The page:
What have they never been asked?  What has someone never said to them before, something that will be memorable and make them want to take me on tour with them and let me do backup vocals or clean their dressing rooms?  It’d have to be pretty strange for it to be unique.  What’s unique?  “I KNOW WHO YOU ARE!!!!!!!” then name them all off before they get a chance to breathe or run away.

or what about pretending that it’s completely normal for me to see my favorite musicians in the world at the grocery store.  “How about those HomeBest napkins?  Yeah?  They get the job done.”  No, that’s no good.  Knowing me I would probably get nervous and think it’d be funny to mention how many napkins I use in a regular meal (at least two, in case you were curious) and laugh awkwardly while they just move on, wondering who let this crazy out of the nuthouse.

Honestly, I’d rather just be peers with them.  Go to dinner on a Saturday night with them (of course, letting them foot the bill since they probably have money in their checking accounts) and talk about the world.  Talk about the meanings of their songs that I’m pretty sure I’ve deduced over the years.  Experience the senses of humor that I’ve detected in their song-writing.  Hear about who exactly they are more than I already know.  Check their hands for wedding rings and ask about their families.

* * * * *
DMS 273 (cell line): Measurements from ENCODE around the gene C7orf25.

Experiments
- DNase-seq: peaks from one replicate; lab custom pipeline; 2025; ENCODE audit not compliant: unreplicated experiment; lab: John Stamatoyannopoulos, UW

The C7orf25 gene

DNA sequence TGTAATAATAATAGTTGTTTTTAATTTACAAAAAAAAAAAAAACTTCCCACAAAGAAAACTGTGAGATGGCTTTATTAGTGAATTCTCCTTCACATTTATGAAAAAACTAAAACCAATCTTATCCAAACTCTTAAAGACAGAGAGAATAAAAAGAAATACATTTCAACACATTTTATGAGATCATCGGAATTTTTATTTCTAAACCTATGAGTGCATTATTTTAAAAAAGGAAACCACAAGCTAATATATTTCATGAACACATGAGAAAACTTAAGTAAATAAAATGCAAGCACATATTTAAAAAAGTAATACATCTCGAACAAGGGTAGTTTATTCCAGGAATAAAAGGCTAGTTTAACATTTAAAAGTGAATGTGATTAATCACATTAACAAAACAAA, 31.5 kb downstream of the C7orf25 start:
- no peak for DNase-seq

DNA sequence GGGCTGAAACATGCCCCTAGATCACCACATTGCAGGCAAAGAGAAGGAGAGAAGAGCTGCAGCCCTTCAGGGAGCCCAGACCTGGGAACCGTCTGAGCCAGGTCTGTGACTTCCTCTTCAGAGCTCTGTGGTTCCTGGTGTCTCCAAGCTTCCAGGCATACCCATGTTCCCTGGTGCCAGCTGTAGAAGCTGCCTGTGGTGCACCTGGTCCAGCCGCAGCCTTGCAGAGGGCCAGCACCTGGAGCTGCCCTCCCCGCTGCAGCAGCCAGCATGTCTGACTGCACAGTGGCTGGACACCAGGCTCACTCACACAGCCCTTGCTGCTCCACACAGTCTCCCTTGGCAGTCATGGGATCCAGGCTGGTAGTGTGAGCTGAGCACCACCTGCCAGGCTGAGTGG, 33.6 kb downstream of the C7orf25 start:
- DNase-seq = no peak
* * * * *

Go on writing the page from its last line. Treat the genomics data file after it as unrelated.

Sigh.

I’ve been avoiding the topic that I am obligated to talk about.  It starts with an “s”.

School.

Let’s make a pro/con list about starting school.  This is what writers do.

pro: I get to drive Audrey to school.

con: I applied for a parking permit last October… and I still do not have it.